For several decades, US employers operating in Mexico (or anywhere else around the globe, for that matter) have been subject to – and, therefore, should be aware of – the tenets of the federal Foreign Corrupt Practices Act (15 U.S.C. §78dd-1, et seq.) (“FCPA”). However, as of July 2017, US employers operating in Mexico must also be wary of the requirements of Mexico’s new anti-corruption legislation, the National Anti-Corruption System (the Sistema Nacional de Anti-Corrupción) (“NAS”), which coupled with the FCPA creates a multi-jurisdictional anti-corruption obligation for US businesses operating in Mexico. For those unfamiliar with the FCPA or the NAS, here is a brief primer on both laws.
Enacted in 1977, in an effort to stem the tide of illegal payments from US companies to foreign government officials, politicians, and political parties, the FCPA contains two broad provisions relating to anti-bribery and accounting. The anti-bribery provision makes it a federal crime for any US individual, business entity or employee of a US business entity to offer or provide, directly or through a third party, anything of value to a foreign government official with corrupt intent to influence an award or continuation of business, or to otherwise gain an unfair advantage. The accounting provision works in tandem with the anti-corruption provision and makes it illegal for a company that reports to the Securities and Exchange Commission (“SEC”) (i.e., a publicly traded company) to have false or inaccurate books or records or to fail to maintain a system of internal accounting controls. In other words, the accounting provisions serves as a method to investigate and confirm a publicly traded company’s compliance with the anti-corruption provision.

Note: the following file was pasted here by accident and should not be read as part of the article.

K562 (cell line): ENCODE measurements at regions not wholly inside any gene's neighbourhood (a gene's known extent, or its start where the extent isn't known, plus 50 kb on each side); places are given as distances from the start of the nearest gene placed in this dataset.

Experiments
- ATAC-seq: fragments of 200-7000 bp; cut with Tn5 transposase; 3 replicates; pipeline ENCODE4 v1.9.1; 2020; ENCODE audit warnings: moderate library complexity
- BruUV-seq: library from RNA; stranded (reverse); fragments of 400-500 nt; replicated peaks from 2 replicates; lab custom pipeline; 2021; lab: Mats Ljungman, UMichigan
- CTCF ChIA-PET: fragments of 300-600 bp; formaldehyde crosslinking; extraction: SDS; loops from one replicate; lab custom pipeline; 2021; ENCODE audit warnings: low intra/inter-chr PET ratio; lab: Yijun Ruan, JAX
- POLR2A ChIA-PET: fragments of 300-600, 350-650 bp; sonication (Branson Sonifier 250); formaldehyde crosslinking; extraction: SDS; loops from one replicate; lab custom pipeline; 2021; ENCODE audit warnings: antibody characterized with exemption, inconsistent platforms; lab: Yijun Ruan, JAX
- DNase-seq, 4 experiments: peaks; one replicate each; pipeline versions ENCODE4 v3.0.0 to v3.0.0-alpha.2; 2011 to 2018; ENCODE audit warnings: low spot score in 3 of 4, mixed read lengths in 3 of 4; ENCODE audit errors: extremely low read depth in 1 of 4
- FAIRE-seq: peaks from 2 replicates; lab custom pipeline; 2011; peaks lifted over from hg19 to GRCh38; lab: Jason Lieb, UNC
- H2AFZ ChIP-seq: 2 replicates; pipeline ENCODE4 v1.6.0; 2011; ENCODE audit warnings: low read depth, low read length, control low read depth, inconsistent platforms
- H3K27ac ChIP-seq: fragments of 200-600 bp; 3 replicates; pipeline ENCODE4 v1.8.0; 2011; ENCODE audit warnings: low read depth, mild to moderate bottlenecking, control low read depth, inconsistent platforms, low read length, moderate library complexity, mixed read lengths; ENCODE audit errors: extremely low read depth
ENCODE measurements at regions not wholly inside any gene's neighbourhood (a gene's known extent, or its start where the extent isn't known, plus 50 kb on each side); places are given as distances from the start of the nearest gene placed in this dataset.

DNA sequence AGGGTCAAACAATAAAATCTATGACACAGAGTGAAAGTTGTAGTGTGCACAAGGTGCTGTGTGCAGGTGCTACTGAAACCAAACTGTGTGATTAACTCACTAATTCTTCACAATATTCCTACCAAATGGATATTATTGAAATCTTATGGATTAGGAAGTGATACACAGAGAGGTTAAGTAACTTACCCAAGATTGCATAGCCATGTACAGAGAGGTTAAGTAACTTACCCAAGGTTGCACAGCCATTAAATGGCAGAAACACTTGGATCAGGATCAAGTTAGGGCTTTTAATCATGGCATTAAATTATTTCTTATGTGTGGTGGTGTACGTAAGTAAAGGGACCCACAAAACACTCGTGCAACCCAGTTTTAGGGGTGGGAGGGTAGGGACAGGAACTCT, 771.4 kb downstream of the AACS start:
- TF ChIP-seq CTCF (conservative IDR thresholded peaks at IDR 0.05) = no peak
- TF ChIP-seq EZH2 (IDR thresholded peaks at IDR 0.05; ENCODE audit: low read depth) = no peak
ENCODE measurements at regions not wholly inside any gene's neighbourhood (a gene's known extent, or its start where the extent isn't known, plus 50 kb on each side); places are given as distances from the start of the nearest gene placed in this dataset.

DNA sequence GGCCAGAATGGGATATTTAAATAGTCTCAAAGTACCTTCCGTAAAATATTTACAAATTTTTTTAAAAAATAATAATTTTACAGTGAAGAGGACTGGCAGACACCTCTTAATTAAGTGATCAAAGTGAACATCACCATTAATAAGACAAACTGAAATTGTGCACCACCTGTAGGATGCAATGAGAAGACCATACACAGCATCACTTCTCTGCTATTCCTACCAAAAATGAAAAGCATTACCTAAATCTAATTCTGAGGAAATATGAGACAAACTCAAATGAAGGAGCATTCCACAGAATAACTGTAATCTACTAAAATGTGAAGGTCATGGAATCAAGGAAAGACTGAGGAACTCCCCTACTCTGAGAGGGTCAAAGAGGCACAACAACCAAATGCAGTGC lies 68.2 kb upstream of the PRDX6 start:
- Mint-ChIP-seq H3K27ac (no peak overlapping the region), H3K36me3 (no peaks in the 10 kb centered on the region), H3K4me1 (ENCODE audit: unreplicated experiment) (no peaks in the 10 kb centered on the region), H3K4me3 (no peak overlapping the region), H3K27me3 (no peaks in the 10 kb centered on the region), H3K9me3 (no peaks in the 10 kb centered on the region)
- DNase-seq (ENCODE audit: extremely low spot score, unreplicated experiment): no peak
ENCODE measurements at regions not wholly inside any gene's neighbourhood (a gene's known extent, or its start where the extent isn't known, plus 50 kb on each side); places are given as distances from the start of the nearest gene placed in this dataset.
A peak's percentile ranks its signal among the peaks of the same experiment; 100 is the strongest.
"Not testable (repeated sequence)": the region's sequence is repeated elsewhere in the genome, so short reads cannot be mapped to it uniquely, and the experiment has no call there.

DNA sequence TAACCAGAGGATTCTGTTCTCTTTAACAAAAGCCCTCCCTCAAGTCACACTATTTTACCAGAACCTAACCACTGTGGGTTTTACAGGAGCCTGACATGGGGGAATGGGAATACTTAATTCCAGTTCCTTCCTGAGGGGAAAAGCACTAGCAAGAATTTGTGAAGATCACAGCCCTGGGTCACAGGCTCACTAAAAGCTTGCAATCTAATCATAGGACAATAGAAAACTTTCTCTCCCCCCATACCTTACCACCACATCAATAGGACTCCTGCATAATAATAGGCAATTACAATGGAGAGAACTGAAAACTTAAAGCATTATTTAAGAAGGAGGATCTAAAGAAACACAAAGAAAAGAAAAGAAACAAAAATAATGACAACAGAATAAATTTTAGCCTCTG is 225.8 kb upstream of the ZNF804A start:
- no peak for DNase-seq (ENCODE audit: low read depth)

Moreover, in recent years, the US government has aggressively – and successfully – sought to enforce the FCPA. Indeed, in just the last ten years, the SEC and Department of Justice (“DOJ”), both of whom are tasked with enforcing the FCPA have secured hundreds of millions of dollars in fines, penalties, and settlements surrounding violations of the FCPA by US companies operating around the globe.
As if the foregoing risk was not reason enough for employers to implement anti-corruption policies and practices, for US employers operating in Mexico the stakes are now even higher. Indeed, on July 19, 2017, Mexico enacted the NAS, which provides for the establishment of a National Anti-Corruption Prosecutor, establishes federal audit authority over all levels of state and local government, and creates corporate and individual liability. The risks to US employers under the NAS include monetary damages, sanctions of up to two times the amount of the benefits acquired by virtue of the corrupt practice, loss of ability to participate in governmental business, debarment of up to 10 years, suspension of activities up to three years, and compulsory partnership dissolution.
Accordingly, although the NAS is relatively new, and implementation and enforcement efforts are just beginning, US employers operating in Mexico should take steps to implement and manage anti-corruption policies and procedures that co-extensively insulate from liability under the FCPA and the NAS. To this end, the attorneys of Fisher Phillips’ International Employment Practices Group will continue to monitor the implementation and enforcement of the NAS, and are available to discuss anti-corruption best-practices from a global perspective.